Fifteen years after the publication of Lucasta Miller’s acclaimed biography The Brontë Myth, Sally Wainright’s To Walk Invisible is a welcome sight to Brontë fans and scholars alike.
Wainright’s biopic explores some of the most turbulent years of the Brontë sisters’ lives at home in Haworth parsonage during their brother Branwell’s descent into depression, alcoholism, and laudanum addiction in his last years of life. If Miller’s biography was an attempt to uncover the realities of the Brontë sisters’ upbringing and home lives masked by Elizabeth Gaskell in an attempt to save her friend’s respectable reputation in The Life of Charlotte Brontë (1857), Wainright’s aim was to bring it to life. Indeed, Branwell Brontë until recently has remained something of a myth in Brontë scholarship. Although he appears in literal shadows in the portrait of his sisters on display at Haworth Parsonage (he painted himself out) and figuratively in the form of abusive alcoholic Arthur Huntingdon in Anne’s The Tenant of Wildfell Hall (1848), he is largely absent from the historiography of the parsonage. Thanks to Wainright’s beautiful script, a strong performance by Adam Nagaitis puts this to right.
I’d studied the Brontës as part of my MA degree (it was, in fact, the reason I came to Leeds), but Wainright’s drama illustrated the struggle the sisters faced trying to publish their writing, alongside a very disruptive home life. The sisters, as Wainright shows, were most concerned about their art being real, and deflected accusations of ‘coarseness’ and ‘vulgarity’ in their writing because of this: life is coarse and vulgar. Reading Jane Eyre, Wuthering Heights, or Agnes Gray remains a powerful experience because of their liminality between fantasy and reality, their varied narration devices maintaining some secrets for the plot, while remaining unapologetically frank about the unpleasant realities of Victorian society. Apparently the 21st Century public has yet to learn anything, amid complaints of “quite inappropriate obscenities” in the script. It is this realness that Wainright represents best in To Walk Invisible. From the loud screaming matches between Branwell and his ailing father Patrick, to the filthy streets of 1840s Haworth (where the average life expectancy was just 25 years), the film put struggle at its centre, the daughters’ strive for financial self-sufficiency and creative autonomy at a time when they were advised that “literature cannot be the business of a woman’s life, and it ought not to be.” Where Elizabeth Gaskell represented Haworth as a small country town with a “lawless, but not unkindly population” (p. 8), and the Brontë sisters as wallflowers with overactive imaginations; Lucasta Miller moves some way to correcting this through use of population statistics, and Wainright by literally reconstructing Haworth as it was: a small industrial town, whose population were well known to the sisters through their father’s work as parish curate.What makes To Walk Invisible a welcome part of Brontë historiography and outreach is that it is actually biographical, refusing to sex it up or shy away from the dirt (physical, linguistic, and moral) that plagued Victorian industrial life, as other period dramas often do. In dramatising the unseemly, Wainright’s tale of three skilled women reaching unprecedented literary success in secrecy, silencing their ambitions so as to further upset and upstage their brother demonstrates their personal sacrifices and strengths. Like the sisters’ work, To Walk Invisible‘s devotion to realism ensures that it will endure.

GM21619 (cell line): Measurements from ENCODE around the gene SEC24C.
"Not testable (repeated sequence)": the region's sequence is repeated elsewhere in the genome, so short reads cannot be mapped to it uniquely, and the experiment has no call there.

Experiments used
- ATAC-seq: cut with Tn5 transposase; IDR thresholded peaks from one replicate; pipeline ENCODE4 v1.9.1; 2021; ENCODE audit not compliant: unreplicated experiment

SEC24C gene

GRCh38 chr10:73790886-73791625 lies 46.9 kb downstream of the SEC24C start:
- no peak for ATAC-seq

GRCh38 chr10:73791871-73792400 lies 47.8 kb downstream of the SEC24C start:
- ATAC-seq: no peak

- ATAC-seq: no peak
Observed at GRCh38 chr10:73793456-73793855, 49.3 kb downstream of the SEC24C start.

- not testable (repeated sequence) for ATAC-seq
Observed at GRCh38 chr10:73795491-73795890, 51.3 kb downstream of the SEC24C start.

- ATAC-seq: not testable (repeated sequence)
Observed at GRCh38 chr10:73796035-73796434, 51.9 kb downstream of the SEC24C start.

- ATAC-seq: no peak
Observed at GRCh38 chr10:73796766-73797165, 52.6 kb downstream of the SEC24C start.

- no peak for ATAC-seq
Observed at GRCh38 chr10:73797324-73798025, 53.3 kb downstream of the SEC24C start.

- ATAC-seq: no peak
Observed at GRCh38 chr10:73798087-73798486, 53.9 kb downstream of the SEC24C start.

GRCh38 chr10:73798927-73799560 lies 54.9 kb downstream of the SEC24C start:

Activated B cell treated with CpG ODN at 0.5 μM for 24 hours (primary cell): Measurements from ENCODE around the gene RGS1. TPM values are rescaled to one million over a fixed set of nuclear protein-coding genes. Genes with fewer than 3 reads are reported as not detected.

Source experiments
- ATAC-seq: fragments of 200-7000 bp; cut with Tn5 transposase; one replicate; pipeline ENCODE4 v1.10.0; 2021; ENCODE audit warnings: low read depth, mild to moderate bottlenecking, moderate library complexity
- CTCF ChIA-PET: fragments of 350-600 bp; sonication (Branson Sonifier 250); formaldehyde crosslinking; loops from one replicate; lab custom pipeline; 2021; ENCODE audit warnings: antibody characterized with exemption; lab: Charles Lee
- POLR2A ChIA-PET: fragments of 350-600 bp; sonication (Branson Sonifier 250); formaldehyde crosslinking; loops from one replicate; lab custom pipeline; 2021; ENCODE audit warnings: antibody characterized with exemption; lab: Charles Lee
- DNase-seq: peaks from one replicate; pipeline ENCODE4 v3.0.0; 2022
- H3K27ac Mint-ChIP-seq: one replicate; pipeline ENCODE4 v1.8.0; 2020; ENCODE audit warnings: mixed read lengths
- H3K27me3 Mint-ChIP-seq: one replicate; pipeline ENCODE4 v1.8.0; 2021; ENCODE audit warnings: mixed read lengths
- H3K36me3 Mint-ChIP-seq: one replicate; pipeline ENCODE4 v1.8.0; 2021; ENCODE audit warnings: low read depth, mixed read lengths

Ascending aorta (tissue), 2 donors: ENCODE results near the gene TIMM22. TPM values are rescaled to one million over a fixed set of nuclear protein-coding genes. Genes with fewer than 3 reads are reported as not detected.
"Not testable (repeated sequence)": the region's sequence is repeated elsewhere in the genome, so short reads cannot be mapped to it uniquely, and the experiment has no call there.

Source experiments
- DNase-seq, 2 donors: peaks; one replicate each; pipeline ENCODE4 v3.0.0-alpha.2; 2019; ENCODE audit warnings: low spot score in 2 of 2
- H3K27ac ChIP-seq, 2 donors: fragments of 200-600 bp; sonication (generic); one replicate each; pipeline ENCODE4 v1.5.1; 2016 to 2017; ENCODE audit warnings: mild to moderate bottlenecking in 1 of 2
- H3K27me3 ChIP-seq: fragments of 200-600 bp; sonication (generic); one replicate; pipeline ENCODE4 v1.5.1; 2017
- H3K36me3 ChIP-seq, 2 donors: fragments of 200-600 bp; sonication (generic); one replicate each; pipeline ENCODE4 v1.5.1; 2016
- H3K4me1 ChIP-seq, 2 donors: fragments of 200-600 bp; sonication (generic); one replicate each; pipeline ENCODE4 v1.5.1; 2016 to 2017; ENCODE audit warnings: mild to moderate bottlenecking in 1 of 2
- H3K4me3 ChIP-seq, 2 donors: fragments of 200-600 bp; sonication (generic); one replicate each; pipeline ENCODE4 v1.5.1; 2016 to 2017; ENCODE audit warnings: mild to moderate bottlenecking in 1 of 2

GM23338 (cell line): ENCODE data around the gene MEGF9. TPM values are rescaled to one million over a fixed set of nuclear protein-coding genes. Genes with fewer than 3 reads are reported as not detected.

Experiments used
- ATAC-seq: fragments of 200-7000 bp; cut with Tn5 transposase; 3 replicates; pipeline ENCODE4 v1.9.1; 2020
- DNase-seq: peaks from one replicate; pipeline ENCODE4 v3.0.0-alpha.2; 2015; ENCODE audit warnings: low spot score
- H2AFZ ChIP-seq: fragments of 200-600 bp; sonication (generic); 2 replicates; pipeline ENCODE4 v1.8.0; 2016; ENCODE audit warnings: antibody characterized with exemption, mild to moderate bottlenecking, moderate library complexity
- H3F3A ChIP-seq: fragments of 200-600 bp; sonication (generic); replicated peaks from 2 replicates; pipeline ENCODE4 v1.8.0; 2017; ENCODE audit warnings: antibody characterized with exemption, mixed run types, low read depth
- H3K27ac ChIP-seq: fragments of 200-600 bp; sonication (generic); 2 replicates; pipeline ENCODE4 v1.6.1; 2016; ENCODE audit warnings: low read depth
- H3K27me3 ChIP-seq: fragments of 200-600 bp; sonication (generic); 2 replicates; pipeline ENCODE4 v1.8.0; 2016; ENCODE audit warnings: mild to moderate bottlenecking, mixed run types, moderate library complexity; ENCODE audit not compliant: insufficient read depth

- Lucasta Miller, The Brontë Myth (London: Vintage, 2001).
- Elizabeth Cleghorn Gaskell, The Life of Charlotte Brontë (Leipzig: Bernaud Tauchnitz, 1857) [Google Books].
- ‘[Letters] To Walk Invisible: Withering Heights of Gloom and Mizak,’ The Guardian, Monday 2nd Jan 2017.
- Benjamin Hershel Babbage, ‘Public Health Act, (11 & 12 Vict., cap. 63.) Report to the General Board of Health on a preliminary inquiry into the sewerage, drainage, and supply of water, and the sanitary condition of the inhabitants of the hamlet of Haworth,’ (London: Clowes & Sons, 1850) British Library [C.T.159.(6.)].
- Letter from Robert Southey to Charlotte Brontë (12 March 1837), Letter, Brontë Parsonage Museum [BSIXSou.1837-03-12].